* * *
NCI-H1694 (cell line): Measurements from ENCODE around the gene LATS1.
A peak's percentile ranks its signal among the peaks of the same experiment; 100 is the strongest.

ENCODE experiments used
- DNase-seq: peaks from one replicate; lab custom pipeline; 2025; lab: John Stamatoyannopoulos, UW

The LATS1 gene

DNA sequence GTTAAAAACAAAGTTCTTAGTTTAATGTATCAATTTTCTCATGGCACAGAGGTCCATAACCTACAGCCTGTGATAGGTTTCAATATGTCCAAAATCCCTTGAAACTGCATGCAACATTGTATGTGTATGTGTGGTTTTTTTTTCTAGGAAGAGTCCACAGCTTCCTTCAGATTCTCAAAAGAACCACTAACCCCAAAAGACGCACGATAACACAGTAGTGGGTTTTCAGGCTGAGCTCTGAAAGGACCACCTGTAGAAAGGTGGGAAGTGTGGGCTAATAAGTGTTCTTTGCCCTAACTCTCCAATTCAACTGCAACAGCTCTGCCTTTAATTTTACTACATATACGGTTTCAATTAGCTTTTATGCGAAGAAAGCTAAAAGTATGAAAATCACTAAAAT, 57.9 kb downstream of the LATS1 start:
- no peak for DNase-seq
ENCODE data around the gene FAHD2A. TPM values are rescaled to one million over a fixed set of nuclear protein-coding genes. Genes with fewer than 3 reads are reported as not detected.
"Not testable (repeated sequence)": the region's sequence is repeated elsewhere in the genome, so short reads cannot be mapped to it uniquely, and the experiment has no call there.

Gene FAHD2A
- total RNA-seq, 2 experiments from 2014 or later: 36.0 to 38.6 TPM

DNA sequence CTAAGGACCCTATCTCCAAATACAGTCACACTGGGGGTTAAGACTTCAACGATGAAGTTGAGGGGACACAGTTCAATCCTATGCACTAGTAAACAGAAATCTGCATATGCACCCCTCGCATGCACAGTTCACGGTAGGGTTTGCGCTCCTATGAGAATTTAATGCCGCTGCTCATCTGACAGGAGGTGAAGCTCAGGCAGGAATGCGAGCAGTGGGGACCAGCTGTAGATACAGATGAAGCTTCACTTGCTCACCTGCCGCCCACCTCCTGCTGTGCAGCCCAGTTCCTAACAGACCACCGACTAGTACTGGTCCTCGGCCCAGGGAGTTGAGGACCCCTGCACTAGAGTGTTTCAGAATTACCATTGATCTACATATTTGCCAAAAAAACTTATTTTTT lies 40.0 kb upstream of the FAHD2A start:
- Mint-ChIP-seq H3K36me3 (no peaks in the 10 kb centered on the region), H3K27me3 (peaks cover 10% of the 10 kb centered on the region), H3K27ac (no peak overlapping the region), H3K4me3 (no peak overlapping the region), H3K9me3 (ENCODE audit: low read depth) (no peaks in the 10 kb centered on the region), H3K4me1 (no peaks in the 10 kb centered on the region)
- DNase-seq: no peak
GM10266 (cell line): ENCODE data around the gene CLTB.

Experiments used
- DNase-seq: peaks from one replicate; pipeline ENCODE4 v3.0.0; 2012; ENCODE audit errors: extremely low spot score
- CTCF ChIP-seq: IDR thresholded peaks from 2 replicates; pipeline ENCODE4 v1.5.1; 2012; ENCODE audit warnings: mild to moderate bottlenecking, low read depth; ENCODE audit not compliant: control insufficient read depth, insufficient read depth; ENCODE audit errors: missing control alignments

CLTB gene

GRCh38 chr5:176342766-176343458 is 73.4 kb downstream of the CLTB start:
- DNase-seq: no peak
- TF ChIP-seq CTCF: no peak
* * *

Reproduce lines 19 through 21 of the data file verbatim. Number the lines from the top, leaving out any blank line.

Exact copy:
CLTB gene

GRCh38 chr5:176342766-176343458 is 73.4 kb downstream of the CLTB start:
- DNase-seq: no peak